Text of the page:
In the present day, there is widespread confusion regarding the theological achievements of the Catholic Enlightenment. This book outlines such contributions in the fields of biblical exegesis, church reform, liturgical renewal, and the move toward a more tolerant view of other churches and religions. Since some of the most important Catholic Enlighteners lived in Germany, this book concentrates on their endeavors, but also frequently points to other European players. Only an unpolemical historical assessment of the Catholic Enlightenment can help us to get out of the current gridlock of interpreting Vatican II: was there a break with tradition, or was there continuity?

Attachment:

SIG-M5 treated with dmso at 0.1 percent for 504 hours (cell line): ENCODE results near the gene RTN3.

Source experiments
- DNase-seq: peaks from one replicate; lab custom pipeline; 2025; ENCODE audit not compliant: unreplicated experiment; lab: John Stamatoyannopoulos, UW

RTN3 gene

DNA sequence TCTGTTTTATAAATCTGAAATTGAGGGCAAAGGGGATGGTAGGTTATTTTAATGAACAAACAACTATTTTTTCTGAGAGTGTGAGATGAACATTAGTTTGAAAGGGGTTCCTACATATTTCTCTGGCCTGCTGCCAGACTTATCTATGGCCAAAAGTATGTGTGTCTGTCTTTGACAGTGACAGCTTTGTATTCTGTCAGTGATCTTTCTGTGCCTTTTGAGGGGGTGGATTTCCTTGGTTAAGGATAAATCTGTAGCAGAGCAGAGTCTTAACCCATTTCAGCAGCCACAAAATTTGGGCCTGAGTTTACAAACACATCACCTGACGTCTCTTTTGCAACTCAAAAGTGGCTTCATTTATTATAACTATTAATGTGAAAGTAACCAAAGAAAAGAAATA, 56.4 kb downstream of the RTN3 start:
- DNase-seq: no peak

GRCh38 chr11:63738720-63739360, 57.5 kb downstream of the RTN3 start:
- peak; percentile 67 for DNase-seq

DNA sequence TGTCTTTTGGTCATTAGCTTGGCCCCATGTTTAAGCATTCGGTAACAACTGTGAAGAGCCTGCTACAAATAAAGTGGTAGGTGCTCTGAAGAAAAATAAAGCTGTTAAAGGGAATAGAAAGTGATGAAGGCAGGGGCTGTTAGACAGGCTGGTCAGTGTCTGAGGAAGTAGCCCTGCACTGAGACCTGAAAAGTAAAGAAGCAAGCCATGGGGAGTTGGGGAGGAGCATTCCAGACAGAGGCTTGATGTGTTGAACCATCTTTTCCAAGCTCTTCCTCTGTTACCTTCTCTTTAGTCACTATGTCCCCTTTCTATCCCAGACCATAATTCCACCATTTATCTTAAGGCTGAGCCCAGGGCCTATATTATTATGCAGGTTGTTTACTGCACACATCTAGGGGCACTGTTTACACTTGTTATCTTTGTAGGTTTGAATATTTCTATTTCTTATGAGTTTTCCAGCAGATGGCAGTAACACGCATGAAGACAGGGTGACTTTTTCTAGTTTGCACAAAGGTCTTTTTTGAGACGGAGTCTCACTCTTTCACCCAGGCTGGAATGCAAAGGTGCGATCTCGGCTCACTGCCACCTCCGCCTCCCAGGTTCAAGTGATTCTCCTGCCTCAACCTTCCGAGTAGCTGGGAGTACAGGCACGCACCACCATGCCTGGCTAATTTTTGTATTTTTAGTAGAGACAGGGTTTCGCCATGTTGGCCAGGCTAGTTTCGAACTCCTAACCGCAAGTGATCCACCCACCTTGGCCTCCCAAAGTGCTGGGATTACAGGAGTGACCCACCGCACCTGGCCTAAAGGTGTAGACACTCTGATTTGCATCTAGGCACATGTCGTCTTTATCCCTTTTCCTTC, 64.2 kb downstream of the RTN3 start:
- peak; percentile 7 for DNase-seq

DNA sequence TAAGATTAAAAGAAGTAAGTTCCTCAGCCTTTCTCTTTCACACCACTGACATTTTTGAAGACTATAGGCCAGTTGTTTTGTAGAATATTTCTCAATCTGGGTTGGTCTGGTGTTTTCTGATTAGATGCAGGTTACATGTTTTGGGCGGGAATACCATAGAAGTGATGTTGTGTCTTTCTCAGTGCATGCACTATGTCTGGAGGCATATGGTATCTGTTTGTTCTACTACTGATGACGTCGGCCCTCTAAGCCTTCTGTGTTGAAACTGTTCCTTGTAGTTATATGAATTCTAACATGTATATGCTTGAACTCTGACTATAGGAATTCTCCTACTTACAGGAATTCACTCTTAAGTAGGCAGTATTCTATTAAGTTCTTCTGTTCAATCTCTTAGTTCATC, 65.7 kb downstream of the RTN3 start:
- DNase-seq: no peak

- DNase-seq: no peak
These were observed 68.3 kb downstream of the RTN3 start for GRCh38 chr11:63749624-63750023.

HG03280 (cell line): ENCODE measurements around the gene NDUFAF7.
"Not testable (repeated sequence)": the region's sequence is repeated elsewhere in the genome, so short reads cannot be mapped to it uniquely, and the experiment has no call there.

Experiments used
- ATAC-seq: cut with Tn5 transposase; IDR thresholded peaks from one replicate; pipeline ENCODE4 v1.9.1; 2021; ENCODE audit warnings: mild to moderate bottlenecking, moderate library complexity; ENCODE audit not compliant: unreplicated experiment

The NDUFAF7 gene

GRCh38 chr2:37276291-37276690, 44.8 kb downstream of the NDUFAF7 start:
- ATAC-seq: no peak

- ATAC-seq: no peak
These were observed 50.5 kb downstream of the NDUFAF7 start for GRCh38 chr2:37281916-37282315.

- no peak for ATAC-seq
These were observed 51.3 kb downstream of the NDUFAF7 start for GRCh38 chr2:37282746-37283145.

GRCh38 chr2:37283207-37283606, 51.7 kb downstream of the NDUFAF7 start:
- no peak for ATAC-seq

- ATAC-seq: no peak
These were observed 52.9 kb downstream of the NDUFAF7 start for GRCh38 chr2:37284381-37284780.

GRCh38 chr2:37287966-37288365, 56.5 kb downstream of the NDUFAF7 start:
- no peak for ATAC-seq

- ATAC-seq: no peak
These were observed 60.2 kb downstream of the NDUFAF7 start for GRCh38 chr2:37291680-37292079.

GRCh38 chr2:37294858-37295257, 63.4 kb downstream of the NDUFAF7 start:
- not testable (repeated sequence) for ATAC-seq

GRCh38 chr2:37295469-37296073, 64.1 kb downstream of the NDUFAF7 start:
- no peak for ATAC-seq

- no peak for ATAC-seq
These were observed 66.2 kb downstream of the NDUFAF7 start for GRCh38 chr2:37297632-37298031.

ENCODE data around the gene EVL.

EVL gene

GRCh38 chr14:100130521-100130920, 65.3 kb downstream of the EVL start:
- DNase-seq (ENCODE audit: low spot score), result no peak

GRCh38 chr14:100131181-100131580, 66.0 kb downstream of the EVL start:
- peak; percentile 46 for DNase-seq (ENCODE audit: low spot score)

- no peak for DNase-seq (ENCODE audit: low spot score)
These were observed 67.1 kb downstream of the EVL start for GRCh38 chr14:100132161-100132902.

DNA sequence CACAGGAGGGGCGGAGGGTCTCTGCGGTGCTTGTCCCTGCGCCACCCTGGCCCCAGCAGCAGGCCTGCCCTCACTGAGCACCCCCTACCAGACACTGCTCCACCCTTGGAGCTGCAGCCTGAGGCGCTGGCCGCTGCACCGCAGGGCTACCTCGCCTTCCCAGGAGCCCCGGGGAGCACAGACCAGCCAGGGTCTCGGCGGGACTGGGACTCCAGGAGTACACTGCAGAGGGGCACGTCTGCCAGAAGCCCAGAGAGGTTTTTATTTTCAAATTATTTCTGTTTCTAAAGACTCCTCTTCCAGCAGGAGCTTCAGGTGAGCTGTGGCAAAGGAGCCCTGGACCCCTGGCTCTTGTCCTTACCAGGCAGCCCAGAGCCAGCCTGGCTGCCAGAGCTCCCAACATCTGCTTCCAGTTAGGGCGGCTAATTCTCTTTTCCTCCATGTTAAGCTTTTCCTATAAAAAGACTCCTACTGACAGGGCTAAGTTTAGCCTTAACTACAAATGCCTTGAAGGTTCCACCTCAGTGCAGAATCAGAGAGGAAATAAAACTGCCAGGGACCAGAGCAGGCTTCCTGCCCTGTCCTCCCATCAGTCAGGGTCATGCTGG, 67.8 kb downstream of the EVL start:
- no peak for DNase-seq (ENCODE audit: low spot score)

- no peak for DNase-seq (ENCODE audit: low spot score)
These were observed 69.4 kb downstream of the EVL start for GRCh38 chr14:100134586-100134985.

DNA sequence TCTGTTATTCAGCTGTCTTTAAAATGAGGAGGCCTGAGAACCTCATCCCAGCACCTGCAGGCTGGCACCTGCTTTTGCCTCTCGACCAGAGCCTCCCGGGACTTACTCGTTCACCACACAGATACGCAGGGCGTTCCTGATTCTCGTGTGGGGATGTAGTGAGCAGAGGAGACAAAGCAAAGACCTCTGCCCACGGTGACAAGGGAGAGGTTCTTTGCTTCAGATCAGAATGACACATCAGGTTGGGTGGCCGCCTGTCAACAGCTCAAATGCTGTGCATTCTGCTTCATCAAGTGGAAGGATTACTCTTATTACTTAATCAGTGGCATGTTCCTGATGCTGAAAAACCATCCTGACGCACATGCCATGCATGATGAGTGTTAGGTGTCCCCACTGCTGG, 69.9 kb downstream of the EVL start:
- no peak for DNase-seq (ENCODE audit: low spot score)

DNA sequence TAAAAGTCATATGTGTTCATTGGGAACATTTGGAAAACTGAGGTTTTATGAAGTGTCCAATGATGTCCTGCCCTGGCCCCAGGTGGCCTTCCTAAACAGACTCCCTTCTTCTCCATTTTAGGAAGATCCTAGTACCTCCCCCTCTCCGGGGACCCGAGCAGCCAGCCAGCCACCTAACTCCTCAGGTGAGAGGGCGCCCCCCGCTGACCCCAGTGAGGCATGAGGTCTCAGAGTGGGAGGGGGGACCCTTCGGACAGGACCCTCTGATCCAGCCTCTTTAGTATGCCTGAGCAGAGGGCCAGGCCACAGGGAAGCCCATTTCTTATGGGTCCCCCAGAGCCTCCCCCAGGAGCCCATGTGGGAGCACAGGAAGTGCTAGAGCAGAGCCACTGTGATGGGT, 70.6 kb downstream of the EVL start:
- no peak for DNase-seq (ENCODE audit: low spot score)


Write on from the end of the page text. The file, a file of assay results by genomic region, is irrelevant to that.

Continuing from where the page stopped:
By reviewing the historical debates that preceded Vatican II, the unknown, marginalized, or deliberately forgotten roots of the conciliar debates come to light that can help us fine-tune future hermeneutical endeavors. This history is hitherto unknown to most researchers. It is possibly the most neglected field of modern literary history.